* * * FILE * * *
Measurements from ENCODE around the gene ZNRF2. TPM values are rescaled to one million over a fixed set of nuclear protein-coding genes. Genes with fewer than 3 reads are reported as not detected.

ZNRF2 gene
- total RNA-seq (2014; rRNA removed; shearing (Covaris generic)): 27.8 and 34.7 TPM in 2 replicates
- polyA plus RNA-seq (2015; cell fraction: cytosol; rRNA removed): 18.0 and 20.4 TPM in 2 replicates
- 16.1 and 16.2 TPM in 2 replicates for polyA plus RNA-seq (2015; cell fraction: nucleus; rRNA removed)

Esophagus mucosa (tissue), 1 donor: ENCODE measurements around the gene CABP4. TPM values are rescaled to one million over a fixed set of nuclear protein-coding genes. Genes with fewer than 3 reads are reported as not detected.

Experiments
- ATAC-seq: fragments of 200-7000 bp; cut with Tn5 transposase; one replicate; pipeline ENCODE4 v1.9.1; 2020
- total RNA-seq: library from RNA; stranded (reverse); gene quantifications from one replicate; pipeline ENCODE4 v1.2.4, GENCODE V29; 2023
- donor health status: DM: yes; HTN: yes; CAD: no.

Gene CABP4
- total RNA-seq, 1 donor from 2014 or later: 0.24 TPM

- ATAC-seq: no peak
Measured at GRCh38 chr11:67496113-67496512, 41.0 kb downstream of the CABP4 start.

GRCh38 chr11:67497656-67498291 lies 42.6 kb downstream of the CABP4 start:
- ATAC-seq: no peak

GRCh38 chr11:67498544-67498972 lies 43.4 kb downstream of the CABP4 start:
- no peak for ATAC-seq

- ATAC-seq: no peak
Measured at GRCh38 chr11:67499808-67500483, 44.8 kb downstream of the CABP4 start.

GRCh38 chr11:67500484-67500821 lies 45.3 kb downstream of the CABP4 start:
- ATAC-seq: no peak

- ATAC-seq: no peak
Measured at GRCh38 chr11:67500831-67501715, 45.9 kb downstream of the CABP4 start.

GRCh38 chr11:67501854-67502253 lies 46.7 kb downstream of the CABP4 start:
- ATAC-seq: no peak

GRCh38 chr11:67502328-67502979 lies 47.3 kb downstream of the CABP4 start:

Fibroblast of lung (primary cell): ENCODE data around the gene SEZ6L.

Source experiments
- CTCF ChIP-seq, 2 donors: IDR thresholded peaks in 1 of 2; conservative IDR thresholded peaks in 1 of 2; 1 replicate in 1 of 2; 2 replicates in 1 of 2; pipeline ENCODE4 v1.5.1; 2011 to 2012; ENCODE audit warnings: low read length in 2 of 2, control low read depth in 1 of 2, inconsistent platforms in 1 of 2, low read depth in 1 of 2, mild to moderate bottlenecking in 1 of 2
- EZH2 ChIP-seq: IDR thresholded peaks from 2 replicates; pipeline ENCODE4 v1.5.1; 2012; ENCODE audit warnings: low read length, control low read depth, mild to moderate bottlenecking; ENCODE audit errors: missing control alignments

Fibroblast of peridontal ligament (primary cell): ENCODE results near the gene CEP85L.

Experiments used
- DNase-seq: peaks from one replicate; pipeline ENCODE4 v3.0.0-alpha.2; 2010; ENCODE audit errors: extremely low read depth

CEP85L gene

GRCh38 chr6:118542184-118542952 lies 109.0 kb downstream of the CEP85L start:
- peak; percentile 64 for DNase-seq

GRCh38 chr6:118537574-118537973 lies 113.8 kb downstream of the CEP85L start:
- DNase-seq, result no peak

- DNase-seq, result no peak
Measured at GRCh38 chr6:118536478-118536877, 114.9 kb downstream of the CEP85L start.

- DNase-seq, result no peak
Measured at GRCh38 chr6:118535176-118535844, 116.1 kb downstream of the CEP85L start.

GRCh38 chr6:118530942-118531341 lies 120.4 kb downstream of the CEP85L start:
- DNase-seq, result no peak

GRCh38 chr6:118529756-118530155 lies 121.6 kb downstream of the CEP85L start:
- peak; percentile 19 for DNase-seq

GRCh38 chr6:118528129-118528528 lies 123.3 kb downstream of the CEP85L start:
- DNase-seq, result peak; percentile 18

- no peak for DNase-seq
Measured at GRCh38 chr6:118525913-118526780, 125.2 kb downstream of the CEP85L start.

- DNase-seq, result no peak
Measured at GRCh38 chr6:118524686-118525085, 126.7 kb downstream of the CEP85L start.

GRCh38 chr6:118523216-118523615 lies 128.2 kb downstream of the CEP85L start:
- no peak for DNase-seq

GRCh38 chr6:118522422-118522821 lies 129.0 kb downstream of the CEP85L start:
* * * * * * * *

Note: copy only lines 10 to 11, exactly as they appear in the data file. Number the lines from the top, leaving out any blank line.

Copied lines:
- donor health status: DM: yes; HTN: yes; CAD: no.

Gene CABP4